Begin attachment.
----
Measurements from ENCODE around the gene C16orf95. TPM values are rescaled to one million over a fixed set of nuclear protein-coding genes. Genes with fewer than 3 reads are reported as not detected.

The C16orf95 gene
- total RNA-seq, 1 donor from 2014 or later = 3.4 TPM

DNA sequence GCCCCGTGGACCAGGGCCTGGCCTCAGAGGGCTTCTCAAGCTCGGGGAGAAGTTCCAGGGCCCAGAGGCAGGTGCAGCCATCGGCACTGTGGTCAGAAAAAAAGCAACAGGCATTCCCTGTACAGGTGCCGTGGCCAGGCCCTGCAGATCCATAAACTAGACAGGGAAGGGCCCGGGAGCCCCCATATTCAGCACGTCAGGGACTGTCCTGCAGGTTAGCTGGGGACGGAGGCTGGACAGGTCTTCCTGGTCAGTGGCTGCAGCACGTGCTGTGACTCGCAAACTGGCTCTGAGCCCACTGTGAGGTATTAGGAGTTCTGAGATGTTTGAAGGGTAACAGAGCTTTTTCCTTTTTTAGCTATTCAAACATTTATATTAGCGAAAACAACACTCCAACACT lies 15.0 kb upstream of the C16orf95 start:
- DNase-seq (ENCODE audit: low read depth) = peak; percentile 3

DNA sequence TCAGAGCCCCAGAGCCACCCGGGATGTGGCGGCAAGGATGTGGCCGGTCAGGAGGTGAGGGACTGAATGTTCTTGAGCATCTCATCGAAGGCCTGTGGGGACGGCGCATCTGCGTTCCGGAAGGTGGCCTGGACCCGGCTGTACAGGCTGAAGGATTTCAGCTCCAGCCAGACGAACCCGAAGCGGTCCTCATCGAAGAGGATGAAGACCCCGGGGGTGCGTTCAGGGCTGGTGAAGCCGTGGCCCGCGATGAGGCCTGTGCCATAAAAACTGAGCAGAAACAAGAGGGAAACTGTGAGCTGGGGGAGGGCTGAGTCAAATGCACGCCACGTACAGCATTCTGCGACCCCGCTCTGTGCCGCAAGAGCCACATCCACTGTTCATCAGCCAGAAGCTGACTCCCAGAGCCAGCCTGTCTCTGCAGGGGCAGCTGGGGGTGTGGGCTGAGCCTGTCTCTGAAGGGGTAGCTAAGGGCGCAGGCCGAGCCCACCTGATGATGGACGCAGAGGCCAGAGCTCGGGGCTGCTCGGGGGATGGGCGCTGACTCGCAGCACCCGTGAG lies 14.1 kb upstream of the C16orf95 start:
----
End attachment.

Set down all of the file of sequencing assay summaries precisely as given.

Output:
Measurements from ENCODE around the gene C16orf95. TPM values are rescaled to one million over a fixed set of nuclear protein-coding genes. Genes with fewer than 3 reads are reported as not detected.

The C16orf95 gene
- total RNA-seq, 1 donor from 2014 or later = 3.4 TPM

DNA sequence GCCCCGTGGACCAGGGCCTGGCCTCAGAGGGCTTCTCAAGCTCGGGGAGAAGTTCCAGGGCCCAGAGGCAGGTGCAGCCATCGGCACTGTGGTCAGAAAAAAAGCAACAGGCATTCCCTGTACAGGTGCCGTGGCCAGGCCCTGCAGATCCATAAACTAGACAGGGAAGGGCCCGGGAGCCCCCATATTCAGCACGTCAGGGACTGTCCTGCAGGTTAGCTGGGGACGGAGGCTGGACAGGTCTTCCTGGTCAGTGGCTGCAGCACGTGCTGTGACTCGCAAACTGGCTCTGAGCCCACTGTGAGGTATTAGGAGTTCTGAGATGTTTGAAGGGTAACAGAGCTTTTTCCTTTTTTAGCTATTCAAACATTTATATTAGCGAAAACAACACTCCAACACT lies 15.0 kb upstream of the C16orf95 start:
- DNase-seq (ENCODE audit: low read depth) = peak; percentile 3

DNA sequence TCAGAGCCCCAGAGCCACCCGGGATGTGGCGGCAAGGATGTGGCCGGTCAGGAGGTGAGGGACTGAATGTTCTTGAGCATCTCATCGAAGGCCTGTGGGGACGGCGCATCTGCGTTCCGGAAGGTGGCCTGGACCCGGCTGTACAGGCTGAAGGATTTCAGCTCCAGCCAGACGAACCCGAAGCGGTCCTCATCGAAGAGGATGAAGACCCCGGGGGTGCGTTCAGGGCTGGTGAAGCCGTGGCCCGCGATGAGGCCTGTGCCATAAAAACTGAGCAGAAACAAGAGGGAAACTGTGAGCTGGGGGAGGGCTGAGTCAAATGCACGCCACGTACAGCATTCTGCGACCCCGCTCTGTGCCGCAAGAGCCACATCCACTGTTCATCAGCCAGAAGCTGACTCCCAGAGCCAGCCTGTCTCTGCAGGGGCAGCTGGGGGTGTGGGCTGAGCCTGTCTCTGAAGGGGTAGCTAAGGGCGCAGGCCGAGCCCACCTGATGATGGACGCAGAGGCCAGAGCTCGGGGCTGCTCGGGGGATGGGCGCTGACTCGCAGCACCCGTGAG lies 14.1 kb upstream of the C16orf95 start: